Now, I would like to propose research to be done in the Rockford area. As stated at the beginning, I am a child of divorced parents. It is fact that I am not the only one in Rockford. According to the Illinois Department of Public Health, divorce rates remain in the one-thousands each year between the years of 2000 and 2009 (Divorces). The table also indicates that the area is subject to more divorces then a majority of other counties in Illinois (Divorces). This chart adds to the relevance of Rockford being chosen to provide more research on the topic since it is subject to multiple family structural transitions. Another reason for continued research to be connected with Rockford is that, according to the STI Earth Resource System, Rockford has a wide variety of race including White, Black, Asian and Hispanic. Fomby and Cherlin provided a lot of valuable information of parental behaviors and risks of change in family structure in relation to race (Fomby and Cherlin 183). Rockford seems a fit place to continue research since it provides much relevance and a strong connection to the different variables that were investigated in Fomby and Cherlin’s research. Lastly, it is common knowledge that the more tests done, the more reliable the outcome is. This concept is another reason why Rockford is a perfect place to continue more research in. According to the Illinois Census of 2000, the Rockford area (Winnebago) is number six, in the top ten largest counties of Illinois (State). This provides a large amount of test subjects for research, which provides a more concrete conclusion.
Pursuing this further, I would like to propose new ideas for future research in Rockford. Rather than conducting different experiments that attain the same conclusions that Fomby and Cherlin found, I would like to propose the idea that we work on improving this dilemma. It is clear from the amount of research provided by Fomby and Cherlin that family instability provides a negative reaction on children. What we need to research is what supports a positive reaction on children? An idea that can be used is research on the types of positive behavior created by the parents of the children who are part of family instability. This research can be completed by sending out a survey to divorcing families asking how they have made an effort to assist their child or children in the change and their child or children’s reaction. It is also possible to make a conclusion based on a survey of the number of families who attend family counseling as a way to assist themselves and their children in the process.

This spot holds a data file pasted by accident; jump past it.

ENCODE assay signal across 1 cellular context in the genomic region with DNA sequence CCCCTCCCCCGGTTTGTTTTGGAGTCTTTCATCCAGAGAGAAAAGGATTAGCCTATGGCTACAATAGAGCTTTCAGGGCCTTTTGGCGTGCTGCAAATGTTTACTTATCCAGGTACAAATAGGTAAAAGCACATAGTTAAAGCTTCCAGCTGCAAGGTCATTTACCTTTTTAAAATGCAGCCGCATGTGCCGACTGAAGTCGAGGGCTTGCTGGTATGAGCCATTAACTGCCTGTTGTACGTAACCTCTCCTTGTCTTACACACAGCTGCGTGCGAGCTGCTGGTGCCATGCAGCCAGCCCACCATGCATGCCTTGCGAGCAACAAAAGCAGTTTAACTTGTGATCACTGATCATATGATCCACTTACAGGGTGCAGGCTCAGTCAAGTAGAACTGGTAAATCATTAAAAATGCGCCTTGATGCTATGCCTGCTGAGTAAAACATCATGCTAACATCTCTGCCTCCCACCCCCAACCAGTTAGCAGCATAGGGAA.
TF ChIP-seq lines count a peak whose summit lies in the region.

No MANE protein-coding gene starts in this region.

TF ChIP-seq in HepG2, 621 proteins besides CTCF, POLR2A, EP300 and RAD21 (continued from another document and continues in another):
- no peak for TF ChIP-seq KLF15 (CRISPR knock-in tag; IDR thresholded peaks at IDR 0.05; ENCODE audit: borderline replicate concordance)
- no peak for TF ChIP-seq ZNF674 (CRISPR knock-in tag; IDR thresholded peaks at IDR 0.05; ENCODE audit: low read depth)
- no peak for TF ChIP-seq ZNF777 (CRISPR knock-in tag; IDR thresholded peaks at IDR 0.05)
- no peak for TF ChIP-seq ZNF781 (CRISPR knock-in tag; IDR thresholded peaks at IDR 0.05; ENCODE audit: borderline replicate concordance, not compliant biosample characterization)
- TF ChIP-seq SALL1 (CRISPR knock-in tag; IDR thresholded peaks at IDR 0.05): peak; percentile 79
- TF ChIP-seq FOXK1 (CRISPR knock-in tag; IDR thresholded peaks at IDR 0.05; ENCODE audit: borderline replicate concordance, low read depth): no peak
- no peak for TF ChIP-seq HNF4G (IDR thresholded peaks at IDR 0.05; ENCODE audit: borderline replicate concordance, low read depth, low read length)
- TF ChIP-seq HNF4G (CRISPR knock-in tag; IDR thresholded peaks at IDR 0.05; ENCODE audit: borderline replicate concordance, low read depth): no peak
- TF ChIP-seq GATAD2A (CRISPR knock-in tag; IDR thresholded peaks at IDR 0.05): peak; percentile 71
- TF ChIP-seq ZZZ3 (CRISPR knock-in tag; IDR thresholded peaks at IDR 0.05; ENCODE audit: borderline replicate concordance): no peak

Another idea for research would be to investigate the financial assistance that families who are breaking up receive. As I am not a professional on the subject of matter, I can only assume that through a divorce, money is provided to families for the children. If this is not the case, I believe we can collect data to show that it would have a positive influence on disconnecting families if there was extra money being provided for the separation and the child or children. I believe this would be beneficial because according to Suzanne Bianchi who wrote “Family Disruption and Economic Hardship: The Short-Run Picture for Children”, says that “results suggest that family income available to children drops by 37 percent immediately following loss of a father. The economic differences between children who experience family disruption and those who do not result from two factors: the economic hardship brought on by a father’s departure and the fact that economic disadvantage tends to precede family disruption” (Bianchi 37). One can assume that the drop of income available to children is also high if the mother was the one who left. So, with the fact that there is an income drop through family separations, it is logical that having economical assistance through a divorce would be beneficial. This research can be done in multiple ways. It might just be governmental research to see how to receive money for the child or children while going through a divorce, asking families who are going through a separation or have been separated might think having extra money to provide for the child could help their attitude and behavior. This, I believe, would be very helpful in Rockford since it is not a very successfully economical area based on my perspective. Thus, additional “material” benefits would assist in making the child or children happier.